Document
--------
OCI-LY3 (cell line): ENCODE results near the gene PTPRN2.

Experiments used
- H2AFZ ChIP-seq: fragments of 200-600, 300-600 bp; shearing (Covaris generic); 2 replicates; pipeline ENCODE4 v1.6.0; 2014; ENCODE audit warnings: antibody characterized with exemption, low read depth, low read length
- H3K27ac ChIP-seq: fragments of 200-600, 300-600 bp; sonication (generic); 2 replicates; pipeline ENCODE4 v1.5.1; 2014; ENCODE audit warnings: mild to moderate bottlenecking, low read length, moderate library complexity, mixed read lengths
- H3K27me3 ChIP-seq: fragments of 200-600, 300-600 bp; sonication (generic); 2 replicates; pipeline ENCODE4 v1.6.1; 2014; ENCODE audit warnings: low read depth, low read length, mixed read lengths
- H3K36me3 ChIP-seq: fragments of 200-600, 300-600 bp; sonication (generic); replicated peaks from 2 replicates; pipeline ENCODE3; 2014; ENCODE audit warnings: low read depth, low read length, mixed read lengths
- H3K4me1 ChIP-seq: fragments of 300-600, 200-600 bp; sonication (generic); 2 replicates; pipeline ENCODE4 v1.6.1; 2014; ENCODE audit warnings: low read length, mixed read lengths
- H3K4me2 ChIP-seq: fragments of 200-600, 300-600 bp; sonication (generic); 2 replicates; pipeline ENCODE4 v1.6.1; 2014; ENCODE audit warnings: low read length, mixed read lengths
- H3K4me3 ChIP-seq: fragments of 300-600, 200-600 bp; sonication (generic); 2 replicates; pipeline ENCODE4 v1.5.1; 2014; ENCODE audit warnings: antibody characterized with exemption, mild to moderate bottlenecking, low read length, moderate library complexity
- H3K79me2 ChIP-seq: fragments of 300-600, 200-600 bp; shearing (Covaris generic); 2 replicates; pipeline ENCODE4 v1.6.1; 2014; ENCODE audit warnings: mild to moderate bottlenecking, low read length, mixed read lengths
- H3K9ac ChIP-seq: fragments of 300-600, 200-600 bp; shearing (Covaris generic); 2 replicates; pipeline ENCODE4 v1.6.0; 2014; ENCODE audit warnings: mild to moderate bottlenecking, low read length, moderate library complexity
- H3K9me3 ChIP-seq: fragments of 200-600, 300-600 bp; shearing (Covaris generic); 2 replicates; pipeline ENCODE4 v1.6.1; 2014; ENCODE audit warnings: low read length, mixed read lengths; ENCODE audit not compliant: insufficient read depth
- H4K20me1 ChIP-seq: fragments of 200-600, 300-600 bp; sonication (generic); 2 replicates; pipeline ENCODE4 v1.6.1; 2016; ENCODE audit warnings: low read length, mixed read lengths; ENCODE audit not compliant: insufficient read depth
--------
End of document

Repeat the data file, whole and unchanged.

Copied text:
OCI-LY3 (cell line): ENCODE results near the gene PTPRN2.

Experiments used
- H2AFZ ChIP-seq: fragments of 200-600, 300-600 bp; shearing (Covaris generic); 2 replicates; pipeline ENCODE4 v1.6.0; 2014; ENCODE audit warnings: antibody characterized with exemption, low read depth, low read length
- H3K27ac ChIP-seq: fragments of 200-600, 300-600 bp; sonication (generic); 2 replicates; pipeline ENCODE4 v1.5.1; 2014; ENCODE audit warnings: mild to moderate bottlenecking, low read length, moderate library complexity, mixed read lengths
- H3K27me3 ChIP-seq: fragments of 200-600, 300-600 bp; sonication (generic); 2 replicates; pipeline ENCODE4 v1.6.1; 2014; ENCODE audit warnings: low read depth, low read length, mixed read lengths
- H3K36me3 ChIP-seq: fragments of 200-600, 300-600 bp; sonication (generic); replicated peaks from 2 replicates; pipeline ENCODE3; 2014; ENCODE audit warnings: low read depth, low read length, mixed read lengths
- H3K4me1 ChIP-seq: fragments of 300-600, 200-600 bp; sonication (generic); 2 replicates; pipeline ENCODE4 v1.6.1; 2014; ENCODE audit warnings: low read length, mixed read lengths
- H3K4me2 ChIP-seq: fragments of 200-600, 300-600 bp; sonication (generic); 2 replicates; pipeline ENCODE4 v1.6.1; 2014; ENCODE audit warnings: low read length, mixed read lengths
- H3K4me3 ChIP-seq: fragments of 300-600, 200-600 bp; sonication (generic); 2 replicates; pipeline ENCODE4 v1.5.1; 2014; ENCODE audit warnings: antibody characterized with exemption, mild to moderate bottlenecking, low read length, moderate library complexity
- H3K79me2 ChIP-seq: fragments of 300-600, 200-600 bp; shearing (Covaris generic); 2 replicates; pipeline ENCODE4 v1.6.1; 2014; ENCODE audit warnings: mild to moderate bottlenecking, low read length, mixed read lengths
- H3K9ac ChIP-seq: fragments of 300-600, 200-600 bp; shearing (Covaris generic); 2 replicates; pipeline ENCODE4 v1.6.0; 2014; ENCODE audit warnings: mild to moderate bottlenecking, low read length, moderate library complexity
- H3K9me3 ChIP-seq: fragments of 200-600, 300-600 bp; shearing (Covaris generic); 2 replicates; pipeline ENCODE4 v1.6.1; 2014; ENCODE audit warnings: low read length, mixed read lengths; ENCODE audit not compliant: insufficient read depth
- H4K20me1 ChIP-seq: fragments of 200-600, 300-600 bp; sonication (generic); 2 replicates; pipeline ENCODE4 v1.6.1; 2016; ENCODE audit warnings: low read length, mixed read lengths; ENCODE audit not compliant: insufficient read depth